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FOR IMMEDIATE RELEASE
February 11, 2014
4:40 PM

CONTACT: Food & Water Watch

Michele Merkel - 202-683-4967, Mmerkel@fwwatch.org
Rich Bindell – 202-683-2457, Rbindell@fwwatch.org

Support of Agribusiness Does Not Mean Support of Farmers, Says Iowa Farm Group

WASHINGTON - February 11 - Proponents of the Poultry Fair Share Act today condemned Governor Martin O’Malley’s threat to veto the legislation that would require polluting factory farms to contribute to the clean up of the Chesapeake Bay. The groups speculate that O’Malley is bowing to agribusiness in his hopes of gaining critical support from farmers when he heads to Iowa as part of his presidential bid leading up to 2016 elections.

“Governor O’Malley is sorely mistaken if he thinks he’s going to come here to Iowa and get the support of our farming community because he refuses to hold companies like Perdue liable for their waste,” stated former president and current board member of the Iowa Farmers Union, Chris Petersen. “Companies like Perdue are no friend to real farmers, and neither are politicians like O’Malley who work to keep these big companies free from responsibility.”

A hearing for the Poultry Fair Share Act, introduced this year in the Maryland legislature is set for February 25 before the Senate Education, Health and Environmental Affairs Committee. The bill, which would require the large Eastern Shore poultry companies to contribute their fair share to the restoration of the Chesapeake Bay, was introduced in both the House, by Delegate Shane Robinson, and in the Senate by Senator Richard Madaleno, but was pulled from House consideration after Governor O’Malley promised industry that he would veto any bill that asks them to contribute to Bay cleanup in the way that all citizens in Maryland do.

The Poultry Fair Share Act calls for a $.05 per bird fee on any company that places chickens with contract growers in the state. Currently, there are four major poultry companies, all located on the state’s Eastern Shore, that own over 300 million birds and create about a billion and a half pounds of chicken manure every year. This excess waste is having a significant impact of Bay water quality, with agriculture accounting for up to 64 percent of phosphorus loads in the watershed, a pollutant that’s mainly responsible for the slow death of the Bay.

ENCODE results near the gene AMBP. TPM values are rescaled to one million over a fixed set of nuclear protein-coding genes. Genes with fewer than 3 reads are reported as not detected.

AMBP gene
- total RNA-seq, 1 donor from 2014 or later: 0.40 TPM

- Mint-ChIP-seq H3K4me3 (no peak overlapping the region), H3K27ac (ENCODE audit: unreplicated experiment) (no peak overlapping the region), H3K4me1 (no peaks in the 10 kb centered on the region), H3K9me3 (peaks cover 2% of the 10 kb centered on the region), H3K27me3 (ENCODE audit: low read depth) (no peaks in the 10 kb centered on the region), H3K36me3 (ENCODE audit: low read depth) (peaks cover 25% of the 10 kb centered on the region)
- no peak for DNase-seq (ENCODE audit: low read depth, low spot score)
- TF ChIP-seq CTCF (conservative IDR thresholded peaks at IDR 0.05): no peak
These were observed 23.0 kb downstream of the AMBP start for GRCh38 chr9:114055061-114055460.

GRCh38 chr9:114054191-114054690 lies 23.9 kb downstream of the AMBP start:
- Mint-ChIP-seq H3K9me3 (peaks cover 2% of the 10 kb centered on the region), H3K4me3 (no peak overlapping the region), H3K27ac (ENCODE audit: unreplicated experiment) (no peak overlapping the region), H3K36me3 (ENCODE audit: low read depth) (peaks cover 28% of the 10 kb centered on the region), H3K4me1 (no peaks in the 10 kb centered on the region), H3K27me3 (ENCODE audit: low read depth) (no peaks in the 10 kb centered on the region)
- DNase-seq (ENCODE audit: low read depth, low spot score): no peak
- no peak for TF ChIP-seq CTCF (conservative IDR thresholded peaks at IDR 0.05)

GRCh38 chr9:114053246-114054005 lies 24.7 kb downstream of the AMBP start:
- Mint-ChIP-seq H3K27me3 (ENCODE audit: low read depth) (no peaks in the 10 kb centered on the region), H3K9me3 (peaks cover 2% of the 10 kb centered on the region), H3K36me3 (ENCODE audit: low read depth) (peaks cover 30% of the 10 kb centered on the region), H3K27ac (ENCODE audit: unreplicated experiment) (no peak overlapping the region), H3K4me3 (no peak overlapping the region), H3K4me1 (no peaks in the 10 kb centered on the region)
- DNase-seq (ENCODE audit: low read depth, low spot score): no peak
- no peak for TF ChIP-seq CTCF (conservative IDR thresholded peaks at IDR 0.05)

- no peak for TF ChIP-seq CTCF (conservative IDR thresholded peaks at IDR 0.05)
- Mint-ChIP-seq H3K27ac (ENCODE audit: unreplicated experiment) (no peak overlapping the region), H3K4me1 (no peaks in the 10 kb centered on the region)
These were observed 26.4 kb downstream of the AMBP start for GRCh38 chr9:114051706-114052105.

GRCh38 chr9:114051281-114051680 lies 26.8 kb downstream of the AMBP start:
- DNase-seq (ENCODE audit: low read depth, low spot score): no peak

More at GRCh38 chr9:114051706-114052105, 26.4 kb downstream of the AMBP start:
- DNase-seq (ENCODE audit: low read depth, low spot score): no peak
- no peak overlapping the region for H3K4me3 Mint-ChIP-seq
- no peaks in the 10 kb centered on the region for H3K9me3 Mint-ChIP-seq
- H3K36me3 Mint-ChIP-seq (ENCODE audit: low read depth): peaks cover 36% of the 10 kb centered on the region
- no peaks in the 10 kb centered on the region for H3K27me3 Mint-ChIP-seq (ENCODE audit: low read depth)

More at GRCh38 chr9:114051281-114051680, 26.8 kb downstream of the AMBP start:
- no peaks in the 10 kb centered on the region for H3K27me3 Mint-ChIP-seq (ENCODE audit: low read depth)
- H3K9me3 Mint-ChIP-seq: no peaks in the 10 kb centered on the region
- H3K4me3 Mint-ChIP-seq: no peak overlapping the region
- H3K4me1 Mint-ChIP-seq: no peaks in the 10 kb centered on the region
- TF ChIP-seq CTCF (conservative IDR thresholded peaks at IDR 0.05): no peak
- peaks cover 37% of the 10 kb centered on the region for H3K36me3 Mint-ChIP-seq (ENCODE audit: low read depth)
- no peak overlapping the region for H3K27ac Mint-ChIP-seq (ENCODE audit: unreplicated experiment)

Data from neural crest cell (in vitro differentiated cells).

“While Maryland’s communities, counties and households are all contributing to the Bay Restoration Fund through legislative initiatives like the stormwater and sewage/septic fees, a $4.8 billion dollar company like Perdue takes no responsibility for its waste and continues to pollute for free,” said Food & Water Watch Executive Director Wenonah Hauter. “With his premature threat of veto, even before any hearing has been held in the legislature, O’Malley is trying hard to stifle any citizen debate about the bill and the poultry companies’ ongoing contribution to the Bay pollution problem. Thankfully, Sen. Madaleno hasn’t bowed to the bully tactics of O’Malley and is proceeding with the Senate hearing as scheduled.”

“If we’re going to revive the Bay, we need to look at all possible remedies; as political leaders we should be encouraging a healthy dialogue, not attempting to shut it down,” stated Sen. Madaleno. “Given the fact that every Maryland resident is already helping to finance the Bay’s restoration, it’s only fair to look to those industries that pollute the most to contribute to its revitalization efforts.”

The governor’s pandering to Perdue, to the detriment of Maryland citizens, dates back many years. In 2010, O’Malley wrote an email to Jim Perdue promising him he would never seek to hold the company responsible for its pollution problem. With his promise to veto the PFSA, he’s living up to his word to Perdue, if not the people of Maryland who have been promised a clean Bay for decades.

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Food & Water Watch is a nonprofit consumer organization that works to ensure clean water and safe food. We challenge the corporate control and abuse of our food and water resources by empowering people to take action and by transforming the public consciousness about what we eat and drink.


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